I've produced maybe 50 records this year which are much more "Terrestrial Trap", and recorded, mixed and mastered quite a bit as well. I help run Cultr Candy, a record label and Soundcloud page, with producers Trap Tree and Patrick. My main collaborator is Fireman Band$, who is a high energy rap artist from Brooklyn with whom I've done quite a few songs. Also, Slick Pu$ha, from Baltimore; I've made a few great tracks with him, including a track called Perk 40rty feat. Mikey Polo, which I'm really proud of. In the future, I'd love for the Terraform vision and sound to find its way to artists like Rihanna, Miguel, Janelle Monae, Kelela, Jhene Aiko, and to collaborate on composition with Virtual Self, Sub Focus, Nero, and Machinedrum.

How far do you think you could take your music and where do you see yourself at the highest point of your career?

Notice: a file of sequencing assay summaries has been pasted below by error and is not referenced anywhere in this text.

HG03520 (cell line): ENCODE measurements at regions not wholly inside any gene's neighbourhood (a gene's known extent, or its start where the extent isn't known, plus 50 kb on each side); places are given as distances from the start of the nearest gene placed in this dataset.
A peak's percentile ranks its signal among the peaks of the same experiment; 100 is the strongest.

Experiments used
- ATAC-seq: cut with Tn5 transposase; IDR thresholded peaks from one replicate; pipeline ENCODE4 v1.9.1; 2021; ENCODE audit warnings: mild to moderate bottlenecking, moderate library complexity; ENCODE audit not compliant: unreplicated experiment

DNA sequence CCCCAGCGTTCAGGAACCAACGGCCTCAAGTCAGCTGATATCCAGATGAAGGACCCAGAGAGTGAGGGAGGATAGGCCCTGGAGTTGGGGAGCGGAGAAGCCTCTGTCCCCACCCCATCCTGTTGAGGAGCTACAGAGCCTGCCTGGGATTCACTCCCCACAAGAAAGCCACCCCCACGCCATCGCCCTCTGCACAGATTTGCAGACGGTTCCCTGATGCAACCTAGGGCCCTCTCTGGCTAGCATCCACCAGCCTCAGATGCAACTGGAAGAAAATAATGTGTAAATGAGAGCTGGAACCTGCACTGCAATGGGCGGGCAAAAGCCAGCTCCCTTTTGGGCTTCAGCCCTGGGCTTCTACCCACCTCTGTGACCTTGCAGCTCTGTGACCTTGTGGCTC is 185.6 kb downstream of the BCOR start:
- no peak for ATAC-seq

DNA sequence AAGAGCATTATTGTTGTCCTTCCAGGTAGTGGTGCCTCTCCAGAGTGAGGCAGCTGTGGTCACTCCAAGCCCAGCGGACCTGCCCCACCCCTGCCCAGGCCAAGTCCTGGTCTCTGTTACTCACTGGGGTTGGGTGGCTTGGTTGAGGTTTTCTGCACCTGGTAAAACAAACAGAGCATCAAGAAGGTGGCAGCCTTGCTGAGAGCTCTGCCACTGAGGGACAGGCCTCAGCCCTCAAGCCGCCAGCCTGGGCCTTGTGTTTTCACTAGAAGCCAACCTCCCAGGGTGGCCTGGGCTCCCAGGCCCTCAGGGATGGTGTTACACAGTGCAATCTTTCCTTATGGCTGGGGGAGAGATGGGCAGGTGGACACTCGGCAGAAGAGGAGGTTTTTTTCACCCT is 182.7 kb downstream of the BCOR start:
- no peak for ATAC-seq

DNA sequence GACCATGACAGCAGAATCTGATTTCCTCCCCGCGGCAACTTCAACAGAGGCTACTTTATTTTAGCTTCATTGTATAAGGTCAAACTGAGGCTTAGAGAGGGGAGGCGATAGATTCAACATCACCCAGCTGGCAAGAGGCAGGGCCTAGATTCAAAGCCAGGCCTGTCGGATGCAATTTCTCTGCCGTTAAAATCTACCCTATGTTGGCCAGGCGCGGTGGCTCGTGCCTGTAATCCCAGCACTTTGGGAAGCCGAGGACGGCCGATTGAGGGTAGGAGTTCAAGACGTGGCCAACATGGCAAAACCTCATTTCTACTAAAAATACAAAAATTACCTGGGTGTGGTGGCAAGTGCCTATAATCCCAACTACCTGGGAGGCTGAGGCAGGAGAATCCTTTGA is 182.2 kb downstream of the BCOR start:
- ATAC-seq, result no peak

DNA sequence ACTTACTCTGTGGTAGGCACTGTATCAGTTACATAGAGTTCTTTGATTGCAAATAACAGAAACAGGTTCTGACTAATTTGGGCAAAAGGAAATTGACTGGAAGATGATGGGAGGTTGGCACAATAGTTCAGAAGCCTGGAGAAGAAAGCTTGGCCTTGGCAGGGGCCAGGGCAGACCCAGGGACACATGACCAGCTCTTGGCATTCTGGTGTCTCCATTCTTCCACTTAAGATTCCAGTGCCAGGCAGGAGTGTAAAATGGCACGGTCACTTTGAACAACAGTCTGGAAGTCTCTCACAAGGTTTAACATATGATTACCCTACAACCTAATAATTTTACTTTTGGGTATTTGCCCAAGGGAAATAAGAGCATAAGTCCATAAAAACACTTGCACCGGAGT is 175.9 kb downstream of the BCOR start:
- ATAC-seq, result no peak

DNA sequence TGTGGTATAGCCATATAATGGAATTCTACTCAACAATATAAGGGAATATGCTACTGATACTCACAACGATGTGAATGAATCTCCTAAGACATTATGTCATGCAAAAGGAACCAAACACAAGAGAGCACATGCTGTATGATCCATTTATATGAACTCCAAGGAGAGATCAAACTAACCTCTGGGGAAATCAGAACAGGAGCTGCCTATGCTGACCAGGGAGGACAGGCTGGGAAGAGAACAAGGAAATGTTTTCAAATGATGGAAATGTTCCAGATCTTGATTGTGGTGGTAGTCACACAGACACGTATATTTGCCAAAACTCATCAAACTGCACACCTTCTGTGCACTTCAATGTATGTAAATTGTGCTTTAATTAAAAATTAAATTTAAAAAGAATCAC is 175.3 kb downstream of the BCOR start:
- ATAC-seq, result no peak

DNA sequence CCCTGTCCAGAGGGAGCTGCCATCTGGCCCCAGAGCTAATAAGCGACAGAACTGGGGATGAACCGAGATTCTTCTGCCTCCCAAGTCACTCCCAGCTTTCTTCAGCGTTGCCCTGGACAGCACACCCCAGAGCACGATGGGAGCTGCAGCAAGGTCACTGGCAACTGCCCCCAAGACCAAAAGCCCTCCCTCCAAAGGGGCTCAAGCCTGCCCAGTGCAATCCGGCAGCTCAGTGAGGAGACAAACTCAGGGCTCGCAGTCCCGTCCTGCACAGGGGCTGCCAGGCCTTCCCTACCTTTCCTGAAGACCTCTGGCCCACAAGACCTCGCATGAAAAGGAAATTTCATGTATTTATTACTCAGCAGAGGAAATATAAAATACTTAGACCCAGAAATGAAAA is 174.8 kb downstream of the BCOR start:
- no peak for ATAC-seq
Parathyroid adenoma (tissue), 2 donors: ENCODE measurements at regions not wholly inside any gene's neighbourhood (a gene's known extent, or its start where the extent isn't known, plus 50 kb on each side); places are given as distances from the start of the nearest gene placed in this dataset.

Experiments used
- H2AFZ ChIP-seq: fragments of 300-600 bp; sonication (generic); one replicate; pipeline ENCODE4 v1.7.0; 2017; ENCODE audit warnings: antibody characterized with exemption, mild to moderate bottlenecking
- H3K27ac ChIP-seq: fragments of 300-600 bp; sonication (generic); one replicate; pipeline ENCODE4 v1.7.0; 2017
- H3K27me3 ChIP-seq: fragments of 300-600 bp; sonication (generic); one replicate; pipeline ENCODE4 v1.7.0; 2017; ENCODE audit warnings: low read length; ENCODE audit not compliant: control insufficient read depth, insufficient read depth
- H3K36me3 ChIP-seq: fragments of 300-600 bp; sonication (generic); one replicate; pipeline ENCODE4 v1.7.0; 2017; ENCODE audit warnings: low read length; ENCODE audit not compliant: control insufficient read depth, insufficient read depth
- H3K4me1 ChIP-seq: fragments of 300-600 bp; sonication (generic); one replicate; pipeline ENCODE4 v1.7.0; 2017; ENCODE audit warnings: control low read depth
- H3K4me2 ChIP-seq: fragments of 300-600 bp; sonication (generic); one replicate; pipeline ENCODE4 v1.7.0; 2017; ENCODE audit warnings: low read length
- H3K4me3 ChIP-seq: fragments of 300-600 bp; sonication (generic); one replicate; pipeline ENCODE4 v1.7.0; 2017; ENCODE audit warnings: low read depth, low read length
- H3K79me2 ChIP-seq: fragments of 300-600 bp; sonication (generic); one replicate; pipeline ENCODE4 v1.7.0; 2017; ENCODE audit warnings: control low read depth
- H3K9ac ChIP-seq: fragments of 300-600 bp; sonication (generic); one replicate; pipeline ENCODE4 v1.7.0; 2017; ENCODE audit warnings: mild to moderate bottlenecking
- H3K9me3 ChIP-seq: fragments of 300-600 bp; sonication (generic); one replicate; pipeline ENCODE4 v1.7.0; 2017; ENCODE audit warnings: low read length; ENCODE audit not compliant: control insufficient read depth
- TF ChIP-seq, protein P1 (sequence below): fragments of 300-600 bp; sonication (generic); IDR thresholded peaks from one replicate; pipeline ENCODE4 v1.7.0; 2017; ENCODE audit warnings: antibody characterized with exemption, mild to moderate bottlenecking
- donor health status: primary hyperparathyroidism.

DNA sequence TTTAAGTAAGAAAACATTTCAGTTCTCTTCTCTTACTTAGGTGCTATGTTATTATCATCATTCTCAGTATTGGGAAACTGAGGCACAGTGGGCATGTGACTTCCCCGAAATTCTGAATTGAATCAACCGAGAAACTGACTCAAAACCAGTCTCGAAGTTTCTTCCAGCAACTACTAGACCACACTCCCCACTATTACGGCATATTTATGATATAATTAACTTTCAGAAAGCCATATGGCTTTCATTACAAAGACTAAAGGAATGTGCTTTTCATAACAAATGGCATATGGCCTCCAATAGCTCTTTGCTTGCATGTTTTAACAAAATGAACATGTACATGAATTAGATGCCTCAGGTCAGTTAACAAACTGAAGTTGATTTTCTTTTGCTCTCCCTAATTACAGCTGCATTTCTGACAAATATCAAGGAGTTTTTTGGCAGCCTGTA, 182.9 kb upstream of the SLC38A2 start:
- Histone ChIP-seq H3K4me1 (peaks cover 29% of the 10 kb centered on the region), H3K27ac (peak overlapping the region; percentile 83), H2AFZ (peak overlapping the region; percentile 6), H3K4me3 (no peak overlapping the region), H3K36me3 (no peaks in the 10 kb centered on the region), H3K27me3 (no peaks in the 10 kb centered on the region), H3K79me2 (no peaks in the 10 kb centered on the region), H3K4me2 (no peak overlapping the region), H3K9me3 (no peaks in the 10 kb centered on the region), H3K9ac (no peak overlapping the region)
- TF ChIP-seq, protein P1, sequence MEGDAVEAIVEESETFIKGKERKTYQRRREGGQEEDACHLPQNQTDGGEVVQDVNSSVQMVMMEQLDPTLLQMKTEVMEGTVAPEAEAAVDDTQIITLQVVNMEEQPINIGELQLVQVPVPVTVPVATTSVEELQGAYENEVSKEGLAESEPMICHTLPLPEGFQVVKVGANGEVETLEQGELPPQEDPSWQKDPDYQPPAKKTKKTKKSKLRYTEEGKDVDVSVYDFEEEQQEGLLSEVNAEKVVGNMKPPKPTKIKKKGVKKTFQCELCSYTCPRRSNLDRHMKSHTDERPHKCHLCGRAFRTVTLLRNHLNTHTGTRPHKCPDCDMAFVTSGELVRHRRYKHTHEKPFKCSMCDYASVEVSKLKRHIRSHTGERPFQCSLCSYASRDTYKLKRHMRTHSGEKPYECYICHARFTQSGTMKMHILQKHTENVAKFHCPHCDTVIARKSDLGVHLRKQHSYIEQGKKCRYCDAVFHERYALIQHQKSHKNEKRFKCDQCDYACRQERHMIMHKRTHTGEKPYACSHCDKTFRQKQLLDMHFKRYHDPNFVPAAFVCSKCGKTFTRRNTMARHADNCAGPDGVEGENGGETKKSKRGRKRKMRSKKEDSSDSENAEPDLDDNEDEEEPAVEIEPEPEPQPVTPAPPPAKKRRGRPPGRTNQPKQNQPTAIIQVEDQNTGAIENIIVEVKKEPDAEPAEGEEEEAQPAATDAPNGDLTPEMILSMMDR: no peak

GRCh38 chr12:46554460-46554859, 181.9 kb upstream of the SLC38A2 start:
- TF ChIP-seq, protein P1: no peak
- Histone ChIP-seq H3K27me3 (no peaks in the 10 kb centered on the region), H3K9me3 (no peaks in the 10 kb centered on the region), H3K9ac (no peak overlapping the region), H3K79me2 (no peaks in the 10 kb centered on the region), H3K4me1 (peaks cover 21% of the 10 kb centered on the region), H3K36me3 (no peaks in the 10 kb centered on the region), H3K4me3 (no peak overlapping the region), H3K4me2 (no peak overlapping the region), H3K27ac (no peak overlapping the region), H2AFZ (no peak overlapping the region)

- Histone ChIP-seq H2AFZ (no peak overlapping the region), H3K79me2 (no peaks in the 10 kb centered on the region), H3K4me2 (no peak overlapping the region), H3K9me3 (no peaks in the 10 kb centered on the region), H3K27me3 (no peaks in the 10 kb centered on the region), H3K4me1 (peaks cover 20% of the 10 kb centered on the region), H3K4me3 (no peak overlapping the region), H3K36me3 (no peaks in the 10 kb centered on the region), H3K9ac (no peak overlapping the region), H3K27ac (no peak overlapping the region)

You know, I don't know how far I could take it. As a Cancer again, I am humbled by all I've been blessed to do already, and I have a strange relationship to desire. Much of what I've desired rings like greed or envy, and I'm not sure my aim is to be huge, as it once was. I have been really blessed to play some amazing stages. For some people who probably didn't know who I was: In 2012, I played Webster Hall's main-stage, opening for The Orb. It was an amazing moment, where I was encouraged to play an hour's worth of original music. I was really well received. The Orb's fans are so great! In Tokyo, whilst on my honeymoon, I played the radio show Inter.FM just before John Digweed and then went to play the main-stage at the insane venue Age-Ha. The other high point of my career, the placement of "Cinderella Man" on Eminem's album, was so surreal. My friends bought me a ticket to see Eminem and Jay Z perform at Yankee stadium and I got to hear my beat played in Yankee Stadium. That really blew my mind haha! My hopes for the future are to collaborate with great entertainers, artists, film makers and designers who stretch the spectator's imaginations and inspire us all to be the most open, strong, forgiving, feeling people we can be.